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Arthur Norris Norris is a man of contradictions lavish but heavily in debt excessively polite but sexually deviant First pub. A captivating novel about a duplicitous friendship set against the backdrop of a country in turmoil Mr Norris Changes Trains was the first book I have read by Christopher Isherwood since my teens back in the 1970s and I am delighted to report that Christopher Isherwood is every bit as good as I had remembered Mr Norris Changes Trains was published in 1933 and along with Goodbye to Berlin is drawn from Isherwood s experiences as an expatriate living in Berlin during the early 1930s William Bradshaw an English teacher in Berlin has a chance encounter on a train with the slightly sinister Arthur Norris On the surface Norris is a charming if highly strung and down at heel English gentleman As the reader realises and well before Bradshaw Norris s charm masks a morally bankrupt personality The character of Arthur Norris was based on a real life character who Christopher Isherwood befriended in Berlin called Gerald Hamilton Apparently Gerald Hamilton went through life managing to amass a large number of distinguished and not so distinguished friends despite being a liar a thief and completely two faced A man guaranteed in any political situation to choose the most repellent side and who fabricated almost every detail of his life Hamilton would sell a friend down the river for the smallest amount of money Despite being permanently bankrupt he freuently managed to live a life filled with five star hotels fine wines and good food whether in Weimar era Berlin or London in the swinging sixties All this and is so I understand contained in The Man Who Was Norris The Life of Gerald Hamilton by Tom Cullen a book as the title suggests devoted to The Man Who Was Norris and a book I plan to read soonCoincidentally Gerald Hamilton also appeared in another book I recently enjoyed the stunning Rendezvous at the Russian Tea Rooms The Spyhunter the Fashion Designer the Man From Moscow by Paul Willetts which is also well worth readingI heartily recommend Mr Norris Changes Trains it s an engaging tale which is also historically fascinating through its powerful evocation of the atmosphere of Berlin during the rise of the Nazis in the 1930s Towards the novel s conclusion politics dominates the story as the plot strands cleverly come together Just as William Bradshaw realises that he has been duped so the German people are also being taken in by their Nazi leader Unlike Hitler in the 1930s Norris s own plans never seem to uite work out and as the tragic ending presages the horrors that were to follow so it also signals hasty departures from Berlin for both Arthur Norris and William Bradshaw I ll leave you to discover Norris s fate for yourselves it is an entertaining and apt conclusion for one so despicable depraved and corruptOverall Mr Norris Changes Trains is a captivating novel about a duplicitous friendship set against the backdrop of a country in turmoilThe next book I will read is Christopher and His Kind an autobiographical account of Christopher Isherwood s life from 1929 when he left England to spend a week in Berlin and decided to stay there indefinitely to 1939 when he arrived in America I hope Christopher and His Kind will give me new insights into both Berlin in the 1930s and also the events related in Mr Norris Changes Trains 45EDIT I ve now finished Christopher and His Kind by Christopher Isherwood Click here to read my review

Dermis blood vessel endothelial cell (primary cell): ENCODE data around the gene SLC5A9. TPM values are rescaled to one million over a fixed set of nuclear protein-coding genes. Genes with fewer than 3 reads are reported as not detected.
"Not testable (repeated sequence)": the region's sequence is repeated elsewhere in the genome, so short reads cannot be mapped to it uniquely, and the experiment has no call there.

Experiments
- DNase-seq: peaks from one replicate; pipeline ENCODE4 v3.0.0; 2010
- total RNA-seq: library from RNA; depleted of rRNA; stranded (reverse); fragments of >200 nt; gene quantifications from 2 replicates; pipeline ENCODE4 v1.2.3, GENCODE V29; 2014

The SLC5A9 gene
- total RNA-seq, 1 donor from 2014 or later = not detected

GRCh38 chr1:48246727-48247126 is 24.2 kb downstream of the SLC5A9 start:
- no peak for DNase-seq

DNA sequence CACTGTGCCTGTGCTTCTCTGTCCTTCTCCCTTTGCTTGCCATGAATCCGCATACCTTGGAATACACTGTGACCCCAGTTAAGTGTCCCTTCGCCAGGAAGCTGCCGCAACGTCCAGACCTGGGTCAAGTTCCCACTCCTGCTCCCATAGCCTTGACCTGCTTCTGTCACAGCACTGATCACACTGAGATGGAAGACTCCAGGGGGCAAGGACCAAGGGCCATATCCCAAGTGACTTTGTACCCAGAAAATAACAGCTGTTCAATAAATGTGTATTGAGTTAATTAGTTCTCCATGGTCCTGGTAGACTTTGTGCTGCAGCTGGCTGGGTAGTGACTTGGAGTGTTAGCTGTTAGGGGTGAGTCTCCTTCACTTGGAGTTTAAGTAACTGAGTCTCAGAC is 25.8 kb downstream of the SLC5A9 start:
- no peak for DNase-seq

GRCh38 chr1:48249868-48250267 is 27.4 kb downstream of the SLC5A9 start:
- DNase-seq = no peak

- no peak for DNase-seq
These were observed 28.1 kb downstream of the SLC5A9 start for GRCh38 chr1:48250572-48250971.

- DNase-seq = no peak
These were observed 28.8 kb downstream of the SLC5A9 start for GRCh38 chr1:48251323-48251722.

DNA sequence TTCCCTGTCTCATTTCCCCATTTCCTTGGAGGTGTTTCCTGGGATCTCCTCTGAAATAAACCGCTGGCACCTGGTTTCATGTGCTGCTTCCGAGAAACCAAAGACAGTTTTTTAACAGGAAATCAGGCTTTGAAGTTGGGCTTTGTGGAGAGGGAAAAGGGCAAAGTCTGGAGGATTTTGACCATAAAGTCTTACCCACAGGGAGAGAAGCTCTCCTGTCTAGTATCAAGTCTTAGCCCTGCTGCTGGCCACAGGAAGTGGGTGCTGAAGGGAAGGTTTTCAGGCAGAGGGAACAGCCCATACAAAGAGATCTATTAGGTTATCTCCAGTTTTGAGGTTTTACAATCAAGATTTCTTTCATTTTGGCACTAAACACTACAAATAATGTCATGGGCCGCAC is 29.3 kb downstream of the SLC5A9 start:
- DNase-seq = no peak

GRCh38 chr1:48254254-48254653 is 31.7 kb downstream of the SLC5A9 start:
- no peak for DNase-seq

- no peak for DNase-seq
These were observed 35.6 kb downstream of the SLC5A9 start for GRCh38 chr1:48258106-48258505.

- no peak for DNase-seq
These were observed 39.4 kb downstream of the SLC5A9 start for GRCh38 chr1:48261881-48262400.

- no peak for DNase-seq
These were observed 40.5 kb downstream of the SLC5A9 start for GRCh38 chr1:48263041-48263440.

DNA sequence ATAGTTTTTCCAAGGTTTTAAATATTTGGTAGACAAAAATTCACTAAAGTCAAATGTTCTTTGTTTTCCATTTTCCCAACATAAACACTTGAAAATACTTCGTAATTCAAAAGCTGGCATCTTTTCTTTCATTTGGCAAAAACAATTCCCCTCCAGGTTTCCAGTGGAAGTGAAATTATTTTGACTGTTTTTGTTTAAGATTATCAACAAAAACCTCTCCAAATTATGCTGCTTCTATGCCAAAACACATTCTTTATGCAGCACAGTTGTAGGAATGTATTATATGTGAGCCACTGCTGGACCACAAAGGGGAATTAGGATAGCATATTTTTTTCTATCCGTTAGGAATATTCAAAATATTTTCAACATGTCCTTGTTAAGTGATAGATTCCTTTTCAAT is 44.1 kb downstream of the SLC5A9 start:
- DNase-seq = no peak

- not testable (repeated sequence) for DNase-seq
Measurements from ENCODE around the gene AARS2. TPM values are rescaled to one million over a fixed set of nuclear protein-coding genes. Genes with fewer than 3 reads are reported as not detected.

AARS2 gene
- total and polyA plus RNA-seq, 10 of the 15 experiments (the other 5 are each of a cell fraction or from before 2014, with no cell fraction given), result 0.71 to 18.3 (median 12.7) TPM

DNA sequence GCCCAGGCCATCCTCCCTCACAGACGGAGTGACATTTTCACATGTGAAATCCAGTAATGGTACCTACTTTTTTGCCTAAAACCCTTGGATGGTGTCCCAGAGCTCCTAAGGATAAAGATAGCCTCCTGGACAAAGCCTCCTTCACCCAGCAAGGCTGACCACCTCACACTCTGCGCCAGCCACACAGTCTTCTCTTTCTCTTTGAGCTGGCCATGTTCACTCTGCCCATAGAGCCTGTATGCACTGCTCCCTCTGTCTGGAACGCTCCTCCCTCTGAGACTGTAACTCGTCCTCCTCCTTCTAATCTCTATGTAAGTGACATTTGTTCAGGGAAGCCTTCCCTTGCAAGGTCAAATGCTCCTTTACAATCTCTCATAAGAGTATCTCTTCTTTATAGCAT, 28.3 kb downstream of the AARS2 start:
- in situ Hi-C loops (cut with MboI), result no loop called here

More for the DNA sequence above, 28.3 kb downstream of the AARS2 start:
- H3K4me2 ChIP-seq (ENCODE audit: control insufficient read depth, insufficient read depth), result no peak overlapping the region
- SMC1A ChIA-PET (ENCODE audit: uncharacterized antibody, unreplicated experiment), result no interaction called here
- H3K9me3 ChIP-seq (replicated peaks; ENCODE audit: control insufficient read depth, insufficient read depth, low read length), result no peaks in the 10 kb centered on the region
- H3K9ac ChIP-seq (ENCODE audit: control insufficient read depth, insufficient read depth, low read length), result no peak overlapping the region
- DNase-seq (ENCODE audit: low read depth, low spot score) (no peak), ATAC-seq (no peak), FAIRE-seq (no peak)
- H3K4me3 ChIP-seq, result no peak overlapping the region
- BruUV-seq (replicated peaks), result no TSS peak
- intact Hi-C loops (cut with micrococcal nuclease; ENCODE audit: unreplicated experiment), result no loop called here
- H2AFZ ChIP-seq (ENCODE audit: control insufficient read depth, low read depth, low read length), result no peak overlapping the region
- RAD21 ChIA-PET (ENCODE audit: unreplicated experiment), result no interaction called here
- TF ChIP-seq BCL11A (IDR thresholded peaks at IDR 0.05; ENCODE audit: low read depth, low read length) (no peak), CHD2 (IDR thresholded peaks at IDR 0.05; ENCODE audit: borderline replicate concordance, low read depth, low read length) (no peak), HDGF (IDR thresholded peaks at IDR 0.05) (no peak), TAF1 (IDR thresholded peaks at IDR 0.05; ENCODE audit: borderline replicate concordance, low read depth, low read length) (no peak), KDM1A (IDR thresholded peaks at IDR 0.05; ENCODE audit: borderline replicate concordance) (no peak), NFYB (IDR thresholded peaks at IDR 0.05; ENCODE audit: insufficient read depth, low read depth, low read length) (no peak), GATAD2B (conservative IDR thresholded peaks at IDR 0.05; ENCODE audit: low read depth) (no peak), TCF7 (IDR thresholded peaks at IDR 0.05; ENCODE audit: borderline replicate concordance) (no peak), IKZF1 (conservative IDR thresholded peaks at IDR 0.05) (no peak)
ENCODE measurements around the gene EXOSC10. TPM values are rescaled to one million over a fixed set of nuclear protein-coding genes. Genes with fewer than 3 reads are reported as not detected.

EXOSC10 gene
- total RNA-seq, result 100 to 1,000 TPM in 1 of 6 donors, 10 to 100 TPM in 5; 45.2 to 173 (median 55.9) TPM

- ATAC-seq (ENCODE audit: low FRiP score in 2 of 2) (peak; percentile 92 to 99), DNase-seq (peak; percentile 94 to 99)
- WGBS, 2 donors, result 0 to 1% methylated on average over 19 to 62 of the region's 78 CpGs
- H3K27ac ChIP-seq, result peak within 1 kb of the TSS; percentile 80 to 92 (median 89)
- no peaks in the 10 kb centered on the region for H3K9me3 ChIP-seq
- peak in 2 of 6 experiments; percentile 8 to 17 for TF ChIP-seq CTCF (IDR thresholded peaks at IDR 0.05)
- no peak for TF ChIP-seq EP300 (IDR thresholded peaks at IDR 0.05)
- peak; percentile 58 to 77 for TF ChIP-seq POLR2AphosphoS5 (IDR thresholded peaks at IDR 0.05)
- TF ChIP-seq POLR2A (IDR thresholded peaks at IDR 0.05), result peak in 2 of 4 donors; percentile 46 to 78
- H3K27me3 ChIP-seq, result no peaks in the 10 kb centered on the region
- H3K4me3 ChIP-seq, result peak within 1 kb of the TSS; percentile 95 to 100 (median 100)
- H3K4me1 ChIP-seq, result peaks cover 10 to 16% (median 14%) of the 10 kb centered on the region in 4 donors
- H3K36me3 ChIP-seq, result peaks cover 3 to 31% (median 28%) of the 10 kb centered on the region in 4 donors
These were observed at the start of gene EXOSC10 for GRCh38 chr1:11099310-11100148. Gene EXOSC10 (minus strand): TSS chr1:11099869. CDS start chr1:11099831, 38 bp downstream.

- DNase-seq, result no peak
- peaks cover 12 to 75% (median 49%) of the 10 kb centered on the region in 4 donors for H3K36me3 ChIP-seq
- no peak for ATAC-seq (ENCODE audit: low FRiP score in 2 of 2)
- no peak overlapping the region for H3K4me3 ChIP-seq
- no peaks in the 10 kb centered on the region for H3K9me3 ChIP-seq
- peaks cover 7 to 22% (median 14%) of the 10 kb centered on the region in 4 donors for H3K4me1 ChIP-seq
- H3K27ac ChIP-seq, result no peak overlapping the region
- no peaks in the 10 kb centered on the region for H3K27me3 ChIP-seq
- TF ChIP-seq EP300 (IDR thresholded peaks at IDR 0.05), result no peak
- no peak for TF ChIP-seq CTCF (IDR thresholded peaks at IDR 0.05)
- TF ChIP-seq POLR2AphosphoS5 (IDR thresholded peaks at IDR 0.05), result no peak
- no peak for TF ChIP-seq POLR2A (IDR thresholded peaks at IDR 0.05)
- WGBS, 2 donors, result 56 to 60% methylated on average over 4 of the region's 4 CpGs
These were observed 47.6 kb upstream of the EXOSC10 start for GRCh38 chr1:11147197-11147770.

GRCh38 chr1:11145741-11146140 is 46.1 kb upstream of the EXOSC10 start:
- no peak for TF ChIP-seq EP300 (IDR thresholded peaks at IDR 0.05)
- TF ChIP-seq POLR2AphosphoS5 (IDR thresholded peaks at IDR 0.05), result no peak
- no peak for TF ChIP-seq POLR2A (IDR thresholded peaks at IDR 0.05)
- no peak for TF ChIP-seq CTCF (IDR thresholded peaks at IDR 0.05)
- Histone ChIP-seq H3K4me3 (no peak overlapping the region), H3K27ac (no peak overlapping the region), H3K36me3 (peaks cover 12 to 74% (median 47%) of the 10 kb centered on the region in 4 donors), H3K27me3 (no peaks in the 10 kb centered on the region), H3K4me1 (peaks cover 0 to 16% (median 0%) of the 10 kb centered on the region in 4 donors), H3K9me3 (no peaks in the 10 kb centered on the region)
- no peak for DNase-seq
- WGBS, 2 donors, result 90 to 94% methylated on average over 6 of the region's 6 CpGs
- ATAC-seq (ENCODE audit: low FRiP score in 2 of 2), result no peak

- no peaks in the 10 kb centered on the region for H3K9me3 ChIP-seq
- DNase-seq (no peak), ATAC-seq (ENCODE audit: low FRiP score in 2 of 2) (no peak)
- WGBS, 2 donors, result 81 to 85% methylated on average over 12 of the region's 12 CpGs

10 thoughts on “Mr Norris Changes Trains